The Rev. Vasyl Polyak arrived in the United States from western Ukraine last week, hoping to learn more about ministering in a democratic society and gain experience he eventually can take back to his native land.
He said the recent revolution and military confrontation with Russia grow out of the nation's same desire for democracy and rule of law. But with his country in tumult and Russia occupying its Crimea region, his more immediate concern is for its safety and stability.
"I worry about my country, I worry about my family and I pray for them," said Father Polyak, who is currently based at the Byzantine Catholic Seminary of SS. Cyril and Methodius on Perrysville Avenue as he prepares to do parish work here.
"Freedom is a gift from God," he added. "If God gave us freedom, nobody can take it, but if somebody would like to take it, it would be stealing. It's a sin."
Similar hopes and fears are being voiced by other area Ukrainians and Americans with close ties to Ukraine -- the ancestral roots to thousands of residents and scores of churches in the Tri-state region.
"Right now Ukraine is going on a pilgrimage from the empire of fear to the kingdom of dignity," said the Rev. Yuriy Sakvuk, head of the pastoral department at Ukrainian Catholic University in Lviv, Ukraine. He spoke in an interview earlier this week during a visit that included talks at parishes in Pittsburgh and at Franciscan University of Steubenville, Ohio.
Although Lviv is far to the west in Ukraine, Father Sakvuk and many Ukrainian Catholic University students and faculty traveled to Kiev to join the demonstrators in recent months, protesting the decision by since-deposed president Viktor Yanukovych to tilt toward Russia and away from the country's strengthening of ties with the European Union.
Ukrainian Orthodox and Catholic priests joined with the demonstrators, who "were happy to see people with cassocks," Father Sakvuk said. "They were inspired that the church is with us."
Fathers Polyak and Sakvuk belong to branches of Eastern Catholicism, which follow Orthodox-style liturgies while being loyal to papal authority and Catholic dogma. In their home region of western Ukraine, the population supports closer ties with the European Union. Both are married with children back home, as is common for Eastern Catholic priests in Europe, and while they are far from Crimea or other trouble spots, they are concerned about growing instability.
Their concerns also are also shared by Ukrainian Orthodox, with historic roots in Kiev.
The Rev. Steve Repa of St. Peter and St. Paul Ukrainian Orthodox Church in Carnegie said he has often visited relatives and friends in Ukraine and fears for their safety -- and economic security, given the destabilizing effect of the unrest on the value of local currency.
"Ukraine historically has always been Cinderella," Father Repa said, citing its historic subjugation by the Soviet Union and other powers. "She got the inheritance and title" to independence but also the "wicked stepmother with her daughters."
The country is often described as divided between a pro-Russian population, allied with political movements and churches in eastern Ukraine, and nationalist Ukrainians to the west. Some are hoping the country can forge unity out of the current crisis.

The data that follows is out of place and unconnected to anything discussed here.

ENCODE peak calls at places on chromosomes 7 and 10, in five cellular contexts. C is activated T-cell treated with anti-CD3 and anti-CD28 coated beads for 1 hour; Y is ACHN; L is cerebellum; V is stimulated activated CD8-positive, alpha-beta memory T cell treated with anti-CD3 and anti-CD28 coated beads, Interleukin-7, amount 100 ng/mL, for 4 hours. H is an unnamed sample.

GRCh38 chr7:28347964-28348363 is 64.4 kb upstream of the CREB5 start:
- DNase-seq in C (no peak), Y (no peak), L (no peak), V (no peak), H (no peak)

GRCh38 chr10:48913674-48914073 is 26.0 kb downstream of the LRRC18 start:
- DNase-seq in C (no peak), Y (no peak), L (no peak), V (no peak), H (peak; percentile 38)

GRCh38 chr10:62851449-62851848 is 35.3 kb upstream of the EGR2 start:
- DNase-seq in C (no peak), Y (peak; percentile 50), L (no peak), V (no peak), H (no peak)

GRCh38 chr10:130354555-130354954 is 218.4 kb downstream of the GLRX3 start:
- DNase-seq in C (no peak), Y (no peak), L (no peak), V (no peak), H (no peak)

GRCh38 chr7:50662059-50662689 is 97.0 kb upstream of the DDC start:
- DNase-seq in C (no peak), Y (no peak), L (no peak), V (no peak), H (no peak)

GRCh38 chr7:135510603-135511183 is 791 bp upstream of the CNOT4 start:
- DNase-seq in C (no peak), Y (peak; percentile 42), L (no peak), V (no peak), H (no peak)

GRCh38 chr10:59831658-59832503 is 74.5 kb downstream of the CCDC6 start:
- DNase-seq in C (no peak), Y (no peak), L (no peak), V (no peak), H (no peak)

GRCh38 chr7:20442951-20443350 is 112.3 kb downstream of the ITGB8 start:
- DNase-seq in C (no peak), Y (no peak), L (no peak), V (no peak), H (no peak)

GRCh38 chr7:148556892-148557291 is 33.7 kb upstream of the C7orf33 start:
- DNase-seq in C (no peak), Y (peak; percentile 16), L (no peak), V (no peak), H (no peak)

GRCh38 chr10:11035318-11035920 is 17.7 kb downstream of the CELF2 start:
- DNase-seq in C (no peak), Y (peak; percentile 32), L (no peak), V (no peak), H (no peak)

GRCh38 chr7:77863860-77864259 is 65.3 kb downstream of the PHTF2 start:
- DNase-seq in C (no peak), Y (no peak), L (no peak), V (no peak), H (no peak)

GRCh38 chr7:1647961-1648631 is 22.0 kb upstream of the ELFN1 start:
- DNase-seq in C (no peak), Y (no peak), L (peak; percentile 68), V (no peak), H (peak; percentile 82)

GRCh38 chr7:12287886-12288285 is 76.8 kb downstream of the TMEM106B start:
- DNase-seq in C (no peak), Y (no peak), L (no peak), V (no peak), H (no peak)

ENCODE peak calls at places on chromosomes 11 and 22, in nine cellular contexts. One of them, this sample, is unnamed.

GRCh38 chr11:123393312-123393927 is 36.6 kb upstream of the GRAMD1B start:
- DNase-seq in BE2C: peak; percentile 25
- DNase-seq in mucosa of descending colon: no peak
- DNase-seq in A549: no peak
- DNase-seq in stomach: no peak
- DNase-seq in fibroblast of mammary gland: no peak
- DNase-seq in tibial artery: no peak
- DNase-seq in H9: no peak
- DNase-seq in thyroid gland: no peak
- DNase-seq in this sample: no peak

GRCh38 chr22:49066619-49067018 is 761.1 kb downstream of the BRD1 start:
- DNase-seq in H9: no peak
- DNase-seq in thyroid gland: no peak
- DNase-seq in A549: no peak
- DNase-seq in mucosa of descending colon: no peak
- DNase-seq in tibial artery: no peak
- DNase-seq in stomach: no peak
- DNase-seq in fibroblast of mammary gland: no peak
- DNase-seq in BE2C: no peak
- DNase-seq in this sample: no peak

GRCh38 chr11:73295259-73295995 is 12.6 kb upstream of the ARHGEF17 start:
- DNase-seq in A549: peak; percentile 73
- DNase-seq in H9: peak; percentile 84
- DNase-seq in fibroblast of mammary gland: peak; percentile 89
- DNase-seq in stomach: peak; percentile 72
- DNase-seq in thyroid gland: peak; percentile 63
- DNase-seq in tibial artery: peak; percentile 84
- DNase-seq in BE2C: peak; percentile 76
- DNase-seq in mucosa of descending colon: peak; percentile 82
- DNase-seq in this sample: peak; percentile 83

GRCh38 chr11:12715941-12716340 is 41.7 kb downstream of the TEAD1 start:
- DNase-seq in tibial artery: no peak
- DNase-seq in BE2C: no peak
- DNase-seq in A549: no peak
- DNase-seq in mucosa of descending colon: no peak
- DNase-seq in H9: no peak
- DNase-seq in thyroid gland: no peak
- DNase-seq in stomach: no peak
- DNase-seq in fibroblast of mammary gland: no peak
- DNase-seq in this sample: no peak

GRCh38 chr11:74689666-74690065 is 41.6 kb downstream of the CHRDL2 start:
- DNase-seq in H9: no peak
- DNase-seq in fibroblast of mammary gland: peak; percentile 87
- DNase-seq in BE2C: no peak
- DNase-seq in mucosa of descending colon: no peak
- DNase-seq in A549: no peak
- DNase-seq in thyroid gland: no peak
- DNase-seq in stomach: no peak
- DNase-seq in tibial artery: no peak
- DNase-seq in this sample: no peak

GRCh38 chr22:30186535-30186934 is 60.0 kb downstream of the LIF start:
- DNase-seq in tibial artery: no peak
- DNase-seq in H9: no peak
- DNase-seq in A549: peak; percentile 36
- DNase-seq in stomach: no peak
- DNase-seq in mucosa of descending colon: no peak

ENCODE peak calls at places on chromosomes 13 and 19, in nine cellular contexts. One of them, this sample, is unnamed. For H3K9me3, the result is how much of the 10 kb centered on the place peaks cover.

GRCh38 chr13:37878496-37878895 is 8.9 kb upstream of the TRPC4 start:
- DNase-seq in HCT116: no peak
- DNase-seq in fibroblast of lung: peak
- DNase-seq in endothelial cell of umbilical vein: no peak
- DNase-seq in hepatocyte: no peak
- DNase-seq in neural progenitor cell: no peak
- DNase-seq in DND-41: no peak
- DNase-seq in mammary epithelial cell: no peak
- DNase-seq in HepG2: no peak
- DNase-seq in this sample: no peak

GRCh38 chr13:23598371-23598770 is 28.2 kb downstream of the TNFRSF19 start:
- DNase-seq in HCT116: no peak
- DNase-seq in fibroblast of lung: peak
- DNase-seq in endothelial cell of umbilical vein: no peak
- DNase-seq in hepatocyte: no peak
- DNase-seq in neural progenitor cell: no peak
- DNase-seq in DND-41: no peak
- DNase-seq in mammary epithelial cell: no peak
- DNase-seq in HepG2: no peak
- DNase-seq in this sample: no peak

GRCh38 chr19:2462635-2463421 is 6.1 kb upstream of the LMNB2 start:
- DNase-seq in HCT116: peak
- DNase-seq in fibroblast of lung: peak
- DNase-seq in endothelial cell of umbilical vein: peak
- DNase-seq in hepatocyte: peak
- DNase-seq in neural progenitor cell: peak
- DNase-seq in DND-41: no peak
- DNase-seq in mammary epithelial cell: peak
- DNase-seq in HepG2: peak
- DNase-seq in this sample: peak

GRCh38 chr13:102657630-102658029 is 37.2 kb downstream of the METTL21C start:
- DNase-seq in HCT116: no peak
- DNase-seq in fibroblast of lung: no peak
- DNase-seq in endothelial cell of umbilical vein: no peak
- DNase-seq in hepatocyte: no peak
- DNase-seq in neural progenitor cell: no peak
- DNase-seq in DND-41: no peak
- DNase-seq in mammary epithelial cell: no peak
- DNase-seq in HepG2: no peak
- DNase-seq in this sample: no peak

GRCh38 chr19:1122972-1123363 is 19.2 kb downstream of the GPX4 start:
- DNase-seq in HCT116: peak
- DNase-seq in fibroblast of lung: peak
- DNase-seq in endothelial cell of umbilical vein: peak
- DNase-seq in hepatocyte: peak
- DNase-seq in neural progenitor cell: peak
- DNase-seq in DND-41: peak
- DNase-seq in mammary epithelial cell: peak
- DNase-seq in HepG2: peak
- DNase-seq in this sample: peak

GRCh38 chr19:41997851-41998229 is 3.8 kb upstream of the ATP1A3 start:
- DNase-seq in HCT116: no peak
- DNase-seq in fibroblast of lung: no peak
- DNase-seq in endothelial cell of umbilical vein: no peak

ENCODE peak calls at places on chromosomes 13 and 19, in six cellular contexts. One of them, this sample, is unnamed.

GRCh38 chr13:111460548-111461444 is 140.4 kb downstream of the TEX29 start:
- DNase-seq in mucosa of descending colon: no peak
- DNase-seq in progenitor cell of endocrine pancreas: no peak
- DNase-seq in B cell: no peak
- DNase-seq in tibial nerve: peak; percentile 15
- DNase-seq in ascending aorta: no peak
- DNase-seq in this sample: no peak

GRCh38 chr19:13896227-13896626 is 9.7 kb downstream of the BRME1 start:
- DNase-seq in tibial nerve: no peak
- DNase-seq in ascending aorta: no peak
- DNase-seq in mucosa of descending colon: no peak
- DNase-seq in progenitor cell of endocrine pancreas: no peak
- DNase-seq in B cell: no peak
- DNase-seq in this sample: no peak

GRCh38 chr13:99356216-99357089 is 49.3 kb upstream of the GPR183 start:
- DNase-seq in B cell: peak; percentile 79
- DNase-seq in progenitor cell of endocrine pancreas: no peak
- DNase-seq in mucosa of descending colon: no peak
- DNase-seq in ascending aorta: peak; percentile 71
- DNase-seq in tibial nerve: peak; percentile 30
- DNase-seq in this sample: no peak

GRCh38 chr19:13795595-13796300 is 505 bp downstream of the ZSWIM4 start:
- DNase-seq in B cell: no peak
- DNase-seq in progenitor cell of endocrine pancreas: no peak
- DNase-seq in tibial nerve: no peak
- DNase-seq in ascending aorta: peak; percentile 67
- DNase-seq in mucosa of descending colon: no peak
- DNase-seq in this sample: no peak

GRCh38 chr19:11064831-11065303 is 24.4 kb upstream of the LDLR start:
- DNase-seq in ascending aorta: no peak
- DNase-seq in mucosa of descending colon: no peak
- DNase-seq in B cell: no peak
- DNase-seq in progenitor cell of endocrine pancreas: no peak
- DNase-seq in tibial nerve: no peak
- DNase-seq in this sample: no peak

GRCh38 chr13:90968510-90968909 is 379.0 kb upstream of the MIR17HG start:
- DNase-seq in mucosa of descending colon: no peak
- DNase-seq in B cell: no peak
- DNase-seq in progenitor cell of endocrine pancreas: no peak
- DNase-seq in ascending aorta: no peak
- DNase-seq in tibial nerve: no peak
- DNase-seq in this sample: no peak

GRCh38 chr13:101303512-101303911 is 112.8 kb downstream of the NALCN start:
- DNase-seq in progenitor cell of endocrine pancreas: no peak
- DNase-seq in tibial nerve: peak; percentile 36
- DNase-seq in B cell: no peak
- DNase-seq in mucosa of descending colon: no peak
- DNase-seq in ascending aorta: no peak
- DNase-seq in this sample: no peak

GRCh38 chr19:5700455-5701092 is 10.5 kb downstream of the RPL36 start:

"We have a big wall, maybe not like Germany, but culturally it's the same," said Father Polyak. "Now it's a very good opportunity to destroy this cultural wall."
Fueling the revolution is citizen disgust with pervasive corruption, say those involved.
"This is not political revolution. This is revolution of dignity," said Father Sakvuk.
Added Father Repa: "You have to pay everybody off in order to do something or buy something. Corruption is the rule, not the exception."
Alexander Sich, a professor of physics at Franciscan University of Steubenville who lived and worked several years in Ukraine, helping on the Chernobyl cleanup and other nuclear-related projects, was scheduled to travel there on Thursday and has been keeping close tabs on events through the Internet with his contacts there.
"People may think the Ukrainians are looking to the West to be their saviors," he said. "They're not. They don't want to run into the arms of the West. There's lots of things they don't like about the West. But what they really do believe in is Western ideals" such as "human rights, rule of law, freedom of speech, freedom of movement."
What Ukrainians do want from the West is strong moral support.
"When they see the West vacillating and see a strong [Russian President Vladimir] Putin, they're kind of wondering, 'West, do you guys actually believe the ideals you keep espousing?' " Mr. Sich said.
Father Sakvuk said Ukrainians "don't want to be enemies to anyone, even to Russia. They want to be friends with Russia. They want to be good neighbors."
U.S. Rep. Tim Murphy, R-Upper St. Clair, is scheduled to hold a discussion on events in Ukraine at 9:30 a.m. today in the lower hall of St. Peter and Paul Ukrainian Orthodox Church, 200 Walnut St., Carnegie. The event will include leaders of area Ukrainian parishes and organizations.
Peter Smith: email@example.com or 412-263-1416.